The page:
Deep in the heart of the Knysna forest a story of hope to find that elusive gold nugget unfolds when one visits the forgotten town of Millwood    Every time I visit I just wonder what life must have been like in those years …

So here is the story.

Back in 1886 Millwood was a bustling gold mining town patched together by the dreams, greed and hope for riches that comes with gold digging.  The rumour of gold was enough to draw people from wide and afar.  Yet, after no substantial gold-bearing reefs were found Millwood was reduced to a ghost town amongst the ferns.  Today the only buildings that are left of this once booming time is Moterolli’s coffee shop and the Pitt Street Cottage with its yellowwood floors and ceiling next to it that offers accommodation.


Sipping a coffee at Moterolli

The gold rush started when Ruigtevlei farmer, James Hooper, found a small gold nugget in the tributary of the Karatara River.  Soon the word spread and the scene was set.   Promising traces of alluvial gold were found in the creeks of the Millwood forest.  This was enough to lure prospectors from around the globe unfazed by the fact that the Cape Government did not want to approve any prospecting, because productivity had not been properly assessed.


From a bygone era

Nevertheless by 1885 almost 2 000 claims had been pegged and soon tents were replaced by corrugated structures.  A banking agent, six hotels, post office, shops, a music hall and several boarding houses sprang up.  And eventually in 1887 the government had no choice but to officially declare Millwood a goldfield since about 40 mining syndicates were active in the area.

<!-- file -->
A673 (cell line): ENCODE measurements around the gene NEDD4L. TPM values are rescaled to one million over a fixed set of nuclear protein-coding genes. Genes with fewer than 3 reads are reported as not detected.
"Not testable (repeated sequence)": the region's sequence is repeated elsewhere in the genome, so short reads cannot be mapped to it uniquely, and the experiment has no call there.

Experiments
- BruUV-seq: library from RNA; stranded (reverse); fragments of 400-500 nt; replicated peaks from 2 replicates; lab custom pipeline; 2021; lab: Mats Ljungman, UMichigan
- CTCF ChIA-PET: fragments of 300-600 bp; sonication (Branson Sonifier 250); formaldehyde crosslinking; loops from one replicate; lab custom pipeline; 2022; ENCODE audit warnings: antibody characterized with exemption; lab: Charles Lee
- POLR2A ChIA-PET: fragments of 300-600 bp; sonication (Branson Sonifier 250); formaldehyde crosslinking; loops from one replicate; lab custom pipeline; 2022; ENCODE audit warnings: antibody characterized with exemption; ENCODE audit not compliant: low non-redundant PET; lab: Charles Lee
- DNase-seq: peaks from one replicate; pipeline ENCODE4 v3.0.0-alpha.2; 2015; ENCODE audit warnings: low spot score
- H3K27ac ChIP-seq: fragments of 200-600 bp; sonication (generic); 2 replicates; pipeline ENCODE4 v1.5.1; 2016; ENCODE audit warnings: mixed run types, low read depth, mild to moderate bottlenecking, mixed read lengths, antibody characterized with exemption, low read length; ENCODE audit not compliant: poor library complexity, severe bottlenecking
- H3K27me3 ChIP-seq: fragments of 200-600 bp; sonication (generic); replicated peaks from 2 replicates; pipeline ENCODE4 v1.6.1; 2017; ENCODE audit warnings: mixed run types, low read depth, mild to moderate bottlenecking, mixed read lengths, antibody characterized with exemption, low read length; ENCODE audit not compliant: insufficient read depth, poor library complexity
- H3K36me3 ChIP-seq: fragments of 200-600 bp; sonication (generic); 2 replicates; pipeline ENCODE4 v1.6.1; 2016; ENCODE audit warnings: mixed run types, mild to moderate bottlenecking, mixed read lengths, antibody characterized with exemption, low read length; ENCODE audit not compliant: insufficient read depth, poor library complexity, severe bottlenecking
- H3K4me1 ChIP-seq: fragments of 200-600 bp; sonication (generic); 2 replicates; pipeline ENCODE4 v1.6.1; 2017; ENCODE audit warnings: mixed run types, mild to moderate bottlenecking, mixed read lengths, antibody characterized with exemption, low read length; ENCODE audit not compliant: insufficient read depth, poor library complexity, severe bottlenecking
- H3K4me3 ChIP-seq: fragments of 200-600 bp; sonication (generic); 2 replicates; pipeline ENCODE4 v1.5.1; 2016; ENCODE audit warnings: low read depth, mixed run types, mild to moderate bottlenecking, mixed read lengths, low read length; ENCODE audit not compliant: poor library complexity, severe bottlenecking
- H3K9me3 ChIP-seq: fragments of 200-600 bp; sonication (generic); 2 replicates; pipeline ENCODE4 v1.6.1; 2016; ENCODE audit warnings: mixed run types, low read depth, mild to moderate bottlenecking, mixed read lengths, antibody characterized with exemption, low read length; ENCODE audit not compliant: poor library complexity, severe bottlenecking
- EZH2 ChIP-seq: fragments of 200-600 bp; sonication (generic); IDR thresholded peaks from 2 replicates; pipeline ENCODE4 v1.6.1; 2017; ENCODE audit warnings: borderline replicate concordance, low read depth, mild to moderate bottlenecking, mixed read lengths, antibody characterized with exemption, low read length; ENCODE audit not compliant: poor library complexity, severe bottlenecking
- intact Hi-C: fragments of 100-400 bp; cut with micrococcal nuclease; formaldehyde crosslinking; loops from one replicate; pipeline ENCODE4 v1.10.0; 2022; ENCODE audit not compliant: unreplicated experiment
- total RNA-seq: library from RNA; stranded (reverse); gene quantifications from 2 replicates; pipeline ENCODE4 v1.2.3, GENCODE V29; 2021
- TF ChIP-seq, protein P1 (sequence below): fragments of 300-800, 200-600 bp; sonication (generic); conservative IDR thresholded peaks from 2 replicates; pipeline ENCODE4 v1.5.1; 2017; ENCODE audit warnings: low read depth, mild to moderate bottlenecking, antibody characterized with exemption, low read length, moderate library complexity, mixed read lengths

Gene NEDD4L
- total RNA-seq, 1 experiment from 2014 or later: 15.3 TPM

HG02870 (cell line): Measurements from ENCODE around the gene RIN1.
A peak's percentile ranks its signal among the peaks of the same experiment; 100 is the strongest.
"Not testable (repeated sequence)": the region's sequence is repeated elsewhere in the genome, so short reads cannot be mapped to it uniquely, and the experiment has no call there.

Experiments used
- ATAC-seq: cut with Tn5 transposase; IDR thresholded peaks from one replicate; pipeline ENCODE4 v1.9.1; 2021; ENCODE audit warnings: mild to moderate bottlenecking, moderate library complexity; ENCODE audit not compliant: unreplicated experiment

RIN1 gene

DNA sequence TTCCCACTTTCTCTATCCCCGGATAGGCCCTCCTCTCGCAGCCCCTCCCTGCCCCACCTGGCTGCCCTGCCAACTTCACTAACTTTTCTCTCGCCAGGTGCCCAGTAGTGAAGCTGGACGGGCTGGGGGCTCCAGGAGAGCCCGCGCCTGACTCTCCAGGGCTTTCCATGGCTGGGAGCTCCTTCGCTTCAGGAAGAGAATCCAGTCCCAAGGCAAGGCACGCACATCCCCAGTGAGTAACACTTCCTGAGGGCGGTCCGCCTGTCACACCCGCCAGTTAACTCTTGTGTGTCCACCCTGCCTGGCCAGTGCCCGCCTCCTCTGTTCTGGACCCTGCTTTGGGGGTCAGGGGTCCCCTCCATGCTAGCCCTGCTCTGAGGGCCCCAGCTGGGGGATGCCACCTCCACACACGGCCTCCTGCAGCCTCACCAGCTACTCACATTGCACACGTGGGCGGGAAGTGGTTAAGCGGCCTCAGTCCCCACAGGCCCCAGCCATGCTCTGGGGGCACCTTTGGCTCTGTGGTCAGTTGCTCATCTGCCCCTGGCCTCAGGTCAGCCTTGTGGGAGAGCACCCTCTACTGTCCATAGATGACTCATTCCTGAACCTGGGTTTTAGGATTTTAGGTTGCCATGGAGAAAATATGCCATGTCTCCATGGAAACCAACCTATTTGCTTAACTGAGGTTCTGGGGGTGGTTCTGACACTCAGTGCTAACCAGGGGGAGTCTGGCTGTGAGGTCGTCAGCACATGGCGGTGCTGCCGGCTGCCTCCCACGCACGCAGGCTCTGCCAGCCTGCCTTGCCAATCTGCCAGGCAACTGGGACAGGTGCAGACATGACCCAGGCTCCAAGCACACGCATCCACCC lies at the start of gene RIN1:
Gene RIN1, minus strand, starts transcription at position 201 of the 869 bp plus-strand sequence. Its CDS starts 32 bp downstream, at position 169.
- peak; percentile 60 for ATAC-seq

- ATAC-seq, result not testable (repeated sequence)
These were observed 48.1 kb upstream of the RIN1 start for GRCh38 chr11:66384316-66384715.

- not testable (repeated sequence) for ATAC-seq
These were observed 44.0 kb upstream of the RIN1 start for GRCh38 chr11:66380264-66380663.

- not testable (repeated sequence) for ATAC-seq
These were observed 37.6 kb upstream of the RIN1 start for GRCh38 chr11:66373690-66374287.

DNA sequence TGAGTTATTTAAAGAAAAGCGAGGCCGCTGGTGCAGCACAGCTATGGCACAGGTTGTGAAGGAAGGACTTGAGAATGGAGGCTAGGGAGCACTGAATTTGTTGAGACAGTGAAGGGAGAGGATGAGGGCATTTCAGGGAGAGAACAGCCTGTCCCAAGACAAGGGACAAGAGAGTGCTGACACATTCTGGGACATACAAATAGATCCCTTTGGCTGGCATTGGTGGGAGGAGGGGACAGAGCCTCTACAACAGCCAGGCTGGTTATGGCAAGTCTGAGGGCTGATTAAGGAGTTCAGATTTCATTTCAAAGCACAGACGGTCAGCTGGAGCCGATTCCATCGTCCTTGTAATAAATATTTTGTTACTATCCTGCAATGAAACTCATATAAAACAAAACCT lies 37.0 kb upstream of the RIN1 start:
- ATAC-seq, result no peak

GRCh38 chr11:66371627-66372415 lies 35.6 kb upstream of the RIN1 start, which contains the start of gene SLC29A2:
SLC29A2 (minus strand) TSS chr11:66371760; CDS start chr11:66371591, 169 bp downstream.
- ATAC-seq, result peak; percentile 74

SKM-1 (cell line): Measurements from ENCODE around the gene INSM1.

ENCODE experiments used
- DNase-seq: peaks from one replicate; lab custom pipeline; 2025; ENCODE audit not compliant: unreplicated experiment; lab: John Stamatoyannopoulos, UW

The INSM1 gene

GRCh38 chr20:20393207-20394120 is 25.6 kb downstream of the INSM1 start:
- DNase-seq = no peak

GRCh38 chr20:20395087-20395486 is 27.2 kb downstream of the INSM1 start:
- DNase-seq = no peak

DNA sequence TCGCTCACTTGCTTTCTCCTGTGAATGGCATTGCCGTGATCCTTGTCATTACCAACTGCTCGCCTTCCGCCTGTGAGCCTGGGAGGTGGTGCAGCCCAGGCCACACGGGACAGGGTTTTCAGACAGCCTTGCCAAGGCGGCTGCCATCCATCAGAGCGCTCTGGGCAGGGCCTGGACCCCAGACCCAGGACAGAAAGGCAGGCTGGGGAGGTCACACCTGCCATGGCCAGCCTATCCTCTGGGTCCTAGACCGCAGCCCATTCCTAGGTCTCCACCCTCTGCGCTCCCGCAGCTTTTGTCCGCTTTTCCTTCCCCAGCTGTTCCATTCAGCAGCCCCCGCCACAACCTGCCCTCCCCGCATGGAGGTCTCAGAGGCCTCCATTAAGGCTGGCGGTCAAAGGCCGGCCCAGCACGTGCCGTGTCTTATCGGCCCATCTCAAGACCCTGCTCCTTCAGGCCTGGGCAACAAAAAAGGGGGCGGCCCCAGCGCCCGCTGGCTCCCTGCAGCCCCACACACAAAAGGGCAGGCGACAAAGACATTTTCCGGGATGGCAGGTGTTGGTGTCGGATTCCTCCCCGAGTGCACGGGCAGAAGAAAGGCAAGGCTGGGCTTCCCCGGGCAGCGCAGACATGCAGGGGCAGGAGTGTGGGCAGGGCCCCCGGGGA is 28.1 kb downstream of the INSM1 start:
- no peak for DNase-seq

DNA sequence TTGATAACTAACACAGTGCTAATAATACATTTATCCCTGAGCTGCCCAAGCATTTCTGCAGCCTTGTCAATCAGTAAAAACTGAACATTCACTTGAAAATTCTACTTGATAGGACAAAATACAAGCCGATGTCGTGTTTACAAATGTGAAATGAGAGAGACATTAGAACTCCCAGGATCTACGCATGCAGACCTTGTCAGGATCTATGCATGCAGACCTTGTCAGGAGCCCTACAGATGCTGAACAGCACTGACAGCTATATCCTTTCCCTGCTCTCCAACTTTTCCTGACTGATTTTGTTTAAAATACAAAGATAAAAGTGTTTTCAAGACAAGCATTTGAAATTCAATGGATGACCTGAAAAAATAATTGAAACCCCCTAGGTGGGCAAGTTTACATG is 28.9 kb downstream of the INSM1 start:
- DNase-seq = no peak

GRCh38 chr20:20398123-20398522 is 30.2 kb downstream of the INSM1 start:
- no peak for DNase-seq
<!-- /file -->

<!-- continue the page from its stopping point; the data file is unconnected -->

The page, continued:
The relics of Bendigo Mine

The relics of Bendigo Mine

But the promised massive reef strikes never materialized and Millwood turned into a ghost town almost overnight.  Mining companies became bankrupt and miners left to find their luck somewhere else.  The goldfield was finally deproclaimed in 1924.


Old mining equipment

While sipping at my coffee on the stoep of Materolli it is hard to imagine that this was once a bustling mining town.   Slowly but surely mother nature is claiming back her stake as rust takes its toll on the equipment and the forest ferns creeps in everywhere …

This is part of the magic of the Knysna forest and why I love my part of the world!

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